Native American agriculture looks to build on the gains of the 2018 Farm Bill
In the inaugural State of Native Agriculture Address, Native American ag leaders talked about gains made in improving tribal agriculture and its relationship to USDA, as well as work yet to be done.
Speakers at the inaugural State of Native Agriculture Address said the 2018 Farm Bill made historic gains for tribal agriculture, and leaders are looking for more gains in the upcoming 2023 bill.
Organized by the Native American Agriculture Fund , or NAAF, speakers from tribal groups, Native American coalitions and the federal government outlined the current state of tribal agriculture and highlighted ways tribes are improving economies, feeding their own people and building for the future. The online event, streamed on YouTube, was held Thursday, March 9.
NAAF was created by the settlement of the Keepseagle v. Vilsack class-action lawsuit against the U.S. Department of Agriculture for historic discriminatory practices by the department. Now the largest philanthropic organization devoted solely to serving the Native American farming and ranching community, NAAF provides grants to eligible organizations for business assistance, agricultural education, technical support and advocacy services.
Many of the speeches discussed how NAAF and cooperating organizations, along with USDA, have been working to overcome the problems of the past and make access to financing and capital more readily available, as well as to amplify voices from Indian Country to make programs more workable and equitable.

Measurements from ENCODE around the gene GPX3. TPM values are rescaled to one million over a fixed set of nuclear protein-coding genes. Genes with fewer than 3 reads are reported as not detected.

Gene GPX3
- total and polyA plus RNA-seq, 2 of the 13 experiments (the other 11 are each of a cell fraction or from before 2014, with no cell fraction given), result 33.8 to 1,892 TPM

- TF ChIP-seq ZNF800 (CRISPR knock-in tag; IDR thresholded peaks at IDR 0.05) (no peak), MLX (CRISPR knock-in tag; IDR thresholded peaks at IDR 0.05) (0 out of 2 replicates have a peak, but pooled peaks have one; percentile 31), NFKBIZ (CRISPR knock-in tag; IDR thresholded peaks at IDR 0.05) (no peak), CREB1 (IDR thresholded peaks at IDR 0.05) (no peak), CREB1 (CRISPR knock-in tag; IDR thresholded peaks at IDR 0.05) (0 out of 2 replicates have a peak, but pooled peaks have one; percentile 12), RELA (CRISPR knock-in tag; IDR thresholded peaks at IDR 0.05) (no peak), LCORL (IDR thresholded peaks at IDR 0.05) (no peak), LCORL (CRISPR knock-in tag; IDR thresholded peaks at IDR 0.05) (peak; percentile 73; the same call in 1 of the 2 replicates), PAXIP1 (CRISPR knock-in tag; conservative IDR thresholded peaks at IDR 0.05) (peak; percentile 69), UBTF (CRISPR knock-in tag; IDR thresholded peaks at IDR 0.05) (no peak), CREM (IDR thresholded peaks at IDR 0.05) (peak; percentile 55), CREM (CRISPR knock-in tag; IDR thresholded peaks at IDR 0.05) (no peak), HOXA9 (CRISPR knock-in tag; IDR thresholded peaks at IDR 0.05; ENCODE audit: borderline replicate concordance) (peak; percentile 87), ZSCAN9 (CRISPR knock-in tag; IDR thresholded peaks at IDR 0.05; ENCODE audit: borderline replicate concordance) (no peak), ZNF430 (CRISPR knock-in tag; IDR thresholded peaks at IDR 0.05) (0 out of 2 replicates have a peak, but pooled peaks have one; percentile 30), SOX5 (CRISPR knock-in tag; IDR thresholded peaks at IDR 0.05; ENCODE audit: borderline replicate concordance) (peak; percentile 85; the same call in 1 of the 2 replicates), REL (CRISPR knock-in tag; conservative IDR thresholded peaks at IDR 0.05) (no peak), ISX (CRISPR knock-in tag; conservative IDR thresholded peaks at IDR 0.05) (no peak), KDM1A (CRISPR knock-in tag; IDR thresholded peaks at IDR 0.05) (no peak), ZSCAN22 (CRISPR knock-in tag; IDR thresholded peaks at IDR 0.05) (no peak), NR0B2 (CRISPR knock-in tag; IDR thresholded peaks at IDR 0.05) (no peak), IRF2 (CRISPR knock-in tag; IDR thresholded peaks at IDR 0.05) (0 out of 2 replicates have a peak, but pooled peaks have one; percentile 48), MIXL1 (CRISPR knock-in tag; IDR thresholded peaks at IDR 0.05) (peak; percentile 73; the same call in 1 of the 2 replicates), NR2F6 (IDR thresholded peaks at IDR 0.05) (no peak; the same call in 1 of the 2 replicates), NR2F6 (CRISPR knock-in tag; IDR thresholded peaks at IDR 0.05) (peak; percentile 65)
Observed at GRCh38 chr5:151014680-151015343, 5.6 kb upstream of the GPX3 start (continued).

Speaking at the address were Toni Stanger-McLaughlin, CEO of the Native American Agriculture Fund and a USDA Equity Commission member, Agriculture Secretary Tom Vilsack, Sens. Tina Smith and Amy Klobuchar, both Democrats from Minnesota who serve on the U.S. Senate Committee on Agriculture, Nutrition, and Forestry, Farm Service Agency Administrator Zach Ducheneaux, Cole Miller, vice-chairman of the Shakopee Mdewakanton Sioux Community and co-chair of the Native Farm Bill Coalition, and Kari Jo Lawrence, executive director of the Intertribal Agriculture Council, co-chair of the Native Farm Bill Coalition, and a USDA Equity Commission Agriculture Subcommittee member.
Interspersed with the speakers were presentations about ag and food projects and organizations in Indian Country.
Stanger-McLaughlin said working toward the next farm bill is essential to "create new opportunities" for tribal communities that often have not had the same access to programs that other rural communities have. The farm bill conversations come during a period in which she said 49% of American Indians and Alaska Natives have experienced food insecurity.
"This moment is critical," she said.
She spoke of the advancement of tribal food hubs, distribution and marketing, and programming centers that are working toward helping improve agriculture and food access on reservations, as well as the work being done to expand credit to Native American farmers and ranchers. Diversifying agriculture in tribal communities using culturally relevant practices is vital, she indicated.